¶ 5 Pursuant to the permits, the District began diverting CAP water into the Agua Fria River in 1999. As a result, the aquifer underneath and adjacent to the Agua Fria River filled with water, thereby raising the water table beneath South West's property to a level that interfered with its sand and gravel mining business.

¶ 6 It is undisputed that the groundwater reaches South West's property through a natural hydrologic connection between the surface of the riverbed and the underlying aquifer. Prior to the construction of the Waddell Dam in the 1920s, the water levels in the aquifer beneath and adjacent to the Agua Fria River would have been at or near the surface. In conducting recharge into the river, the District has raised water levels in the river's aquifer, but the District contends that those levels remain below what they would have been under the river's natural flow.

¶ 7 South West sued the District in Maricopa County Superior Court, alleging negligence, negligence per se, trespass, nuisance, and inverse condemnation. South West moved for partial summary judgment, and the District moved for summary judgment on the North and South Properties. The trial court granted the District's motion and denied South West's motion as to the South Property. Because the record was not clear as to whether the water table beneath the North Property had risen to a level exceeding the aquifer's natural capacity, the trial court denied both summary judgment motions as to the North Property.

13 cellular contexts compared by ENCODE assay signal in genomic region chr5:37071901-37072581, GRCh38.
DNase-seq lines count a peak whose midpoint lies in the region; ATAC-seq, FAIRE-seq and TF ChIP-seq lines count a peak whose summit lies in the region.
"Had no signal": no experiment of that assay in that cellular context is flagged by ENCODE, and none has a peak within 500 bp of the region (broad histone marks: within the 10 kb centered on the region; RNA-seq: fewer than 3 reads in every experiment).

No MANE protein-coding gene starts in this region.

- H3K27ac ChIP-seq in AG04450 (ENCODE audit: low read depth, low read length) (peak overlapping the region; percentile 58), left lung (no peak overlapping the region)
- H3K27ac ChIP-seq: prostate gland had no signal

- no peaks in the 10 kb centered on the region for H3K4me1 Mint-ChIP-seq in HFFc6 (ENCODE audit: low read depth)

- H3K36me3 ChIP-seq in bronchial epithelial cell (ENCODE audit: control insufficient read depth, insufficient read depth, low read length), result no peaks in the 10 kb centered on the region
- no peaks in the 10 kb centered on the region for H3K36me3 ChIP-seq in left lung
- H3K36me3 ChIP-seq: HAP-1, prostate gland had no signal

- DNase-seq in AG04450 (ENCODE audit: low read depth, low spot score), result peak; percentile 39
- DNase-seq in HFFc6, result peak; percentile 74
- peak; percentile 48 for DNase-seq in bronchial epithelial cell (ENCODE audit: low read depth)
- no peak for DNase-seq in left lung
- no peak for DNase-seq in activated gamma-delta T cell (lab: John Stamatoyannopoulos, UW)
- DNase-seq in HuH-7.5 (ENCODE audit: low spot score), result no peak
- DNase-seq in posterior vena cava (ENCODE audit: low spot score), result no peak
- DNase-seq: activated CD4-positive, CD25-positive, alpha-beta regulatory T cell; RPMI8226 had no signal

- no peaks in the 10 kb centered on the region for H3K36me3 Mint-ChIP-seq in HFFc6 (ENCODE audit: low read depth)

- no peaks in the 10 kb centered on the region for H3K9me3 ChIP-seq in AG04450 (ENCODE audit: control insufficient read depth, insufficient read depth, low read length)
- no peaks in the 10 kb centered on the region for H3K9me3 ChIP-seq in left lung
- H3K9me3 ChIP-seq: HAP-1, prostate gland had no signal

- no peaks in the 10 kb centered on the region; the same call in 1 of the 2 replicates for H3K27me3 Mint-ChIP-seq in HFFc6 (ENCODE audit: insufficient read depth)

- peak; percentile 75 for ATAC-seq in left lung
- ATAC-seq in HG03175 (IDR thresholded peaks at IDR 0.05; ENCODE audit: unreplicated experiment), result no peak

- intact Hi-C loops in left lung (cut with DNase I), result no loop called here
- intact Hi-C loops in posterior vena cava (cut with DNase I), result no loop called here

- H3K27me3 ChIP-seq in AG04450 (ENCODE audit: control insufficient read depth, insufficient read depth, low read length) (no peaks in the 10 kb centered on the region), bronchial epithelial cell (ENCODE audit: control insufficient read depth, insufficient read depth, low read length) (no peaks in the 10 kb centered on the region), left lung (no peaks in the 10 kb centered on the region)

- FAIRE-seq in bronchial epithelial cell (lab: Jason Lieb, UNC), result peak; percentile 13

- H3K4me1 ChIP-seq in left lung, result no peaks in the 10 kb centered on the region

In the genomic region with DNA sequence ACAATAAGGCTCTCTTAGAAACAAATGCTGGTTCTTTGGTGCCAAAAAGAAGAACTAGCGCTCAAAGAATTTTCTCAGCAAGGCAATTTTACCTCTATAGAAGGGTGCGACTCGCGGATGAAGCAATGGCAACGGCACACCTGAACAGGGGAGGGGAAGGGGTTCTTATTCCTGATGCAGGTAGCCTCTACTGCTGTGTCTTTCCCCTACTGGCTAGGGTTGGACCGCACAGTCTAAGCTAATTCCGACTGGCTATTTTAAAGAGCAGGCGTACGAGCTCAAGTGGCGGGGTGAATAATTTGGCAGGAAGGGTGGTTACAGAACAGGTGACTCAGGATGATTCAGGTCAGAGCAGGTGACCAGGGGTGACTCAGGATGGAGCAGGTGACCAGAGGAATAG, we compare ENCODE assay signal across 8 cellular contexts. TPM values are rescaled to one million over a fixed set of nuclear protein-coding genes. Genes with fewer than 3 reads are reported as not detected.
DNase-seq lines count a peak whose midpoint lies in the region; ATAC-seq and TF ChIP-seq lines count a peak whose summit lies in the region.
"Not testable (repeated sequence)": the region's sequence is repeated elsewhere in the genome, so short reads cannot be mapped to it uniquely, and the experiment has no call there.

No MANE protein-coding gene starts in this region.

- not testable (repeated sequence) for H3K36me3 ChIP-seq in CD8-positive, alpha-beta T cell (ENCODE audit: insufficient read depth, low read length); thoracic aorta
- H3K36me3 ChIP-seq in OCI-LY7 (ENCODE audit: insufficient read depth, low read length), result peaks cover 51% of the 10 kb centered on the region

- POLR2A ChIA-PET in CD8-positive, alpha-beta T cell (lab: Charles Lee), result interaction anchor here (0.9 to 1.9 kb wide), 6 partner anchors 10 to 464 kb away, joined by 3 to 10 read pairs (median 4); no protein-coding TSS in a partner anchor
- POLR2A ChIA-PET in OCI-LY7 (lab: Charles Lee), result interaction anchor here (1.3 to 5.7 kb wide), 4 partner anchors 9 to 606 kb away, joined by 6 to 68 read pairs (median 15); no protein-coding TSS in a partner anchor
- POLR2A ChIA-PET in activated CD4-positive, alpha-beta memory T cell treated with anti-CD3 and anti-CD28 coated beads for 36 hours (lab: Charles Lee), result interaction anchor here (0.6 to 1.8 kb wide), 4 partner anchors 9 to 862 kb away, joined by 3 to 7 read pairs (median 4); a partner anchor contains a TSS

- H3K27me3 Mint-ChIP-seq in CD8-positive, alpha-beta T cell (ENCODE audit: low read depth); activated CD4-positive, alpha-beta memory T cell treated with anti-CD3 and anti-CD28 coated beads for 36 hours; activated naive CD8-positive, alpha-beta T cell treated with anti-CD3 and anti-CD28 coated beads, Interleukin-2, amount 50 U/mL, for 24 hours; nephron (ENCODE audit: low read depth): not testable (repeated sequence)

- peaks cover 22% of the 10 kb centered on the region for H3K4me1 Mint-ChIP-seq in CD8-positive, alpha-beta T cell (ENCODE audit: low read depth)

¶ 8 South West filed a motion for reconsideration/clarification. The trial court then granted summary judgment to the District for the North Property as well based upon the record and concessions made in the motion for reconsideration. This appeal followed.

A. As a Matter of Law, South West Has No Cognizable Taking Claim

¶ 9 On appeal from a grant of summary judgment, we determine de novo whether any genuine issues of material fact exist and whether the trial court correctly applied the substantive law to those facts. United Dairymen of Ariz. v. Schugg, 212 Ariz. 133, 140, ¶ 26, 128 P.3d 756, 763 (App. 2006). Summary judgment is warranted "if the facts produced in support of the claim or defense have so little probative value, given the quantum of evidence required, that reasonable people could not agree with the conclusion advanced by the proponent of the claim or defense." Orme Sch. v. Reeves, 166 Ariz. 301, 309, 802 P.2d 1000, 1008 (1990). Our review of the trial court's construction of the relevant statutes, a determination of law, is de novo. Ariz. Dep't of Revenue v. Blue Line Distrib., Inc., 202 Ariz. 266, 266, ¶ 4, 43 P.3d 214, 214 (App.2002).

¶ 10 Arizona law has historically recognized that the owner of stored waters has the right to use a natural stream to move and store water. Rev. Stat. of Ariz. Terr. §§ 4202-03 (1901). The intention of our early statutes was "to make the use of water, as much so as practicable, within the reach of all, and to guard it against monopoly by private ownership on the one hand, and against being hemmed in by the ownership of the adjacent land, liable to be acquired and held by speculators, on the other hand." Oury v. Goodwin, 3 Ariz. 255, 275-76, 26 P. 376, 383 (1891).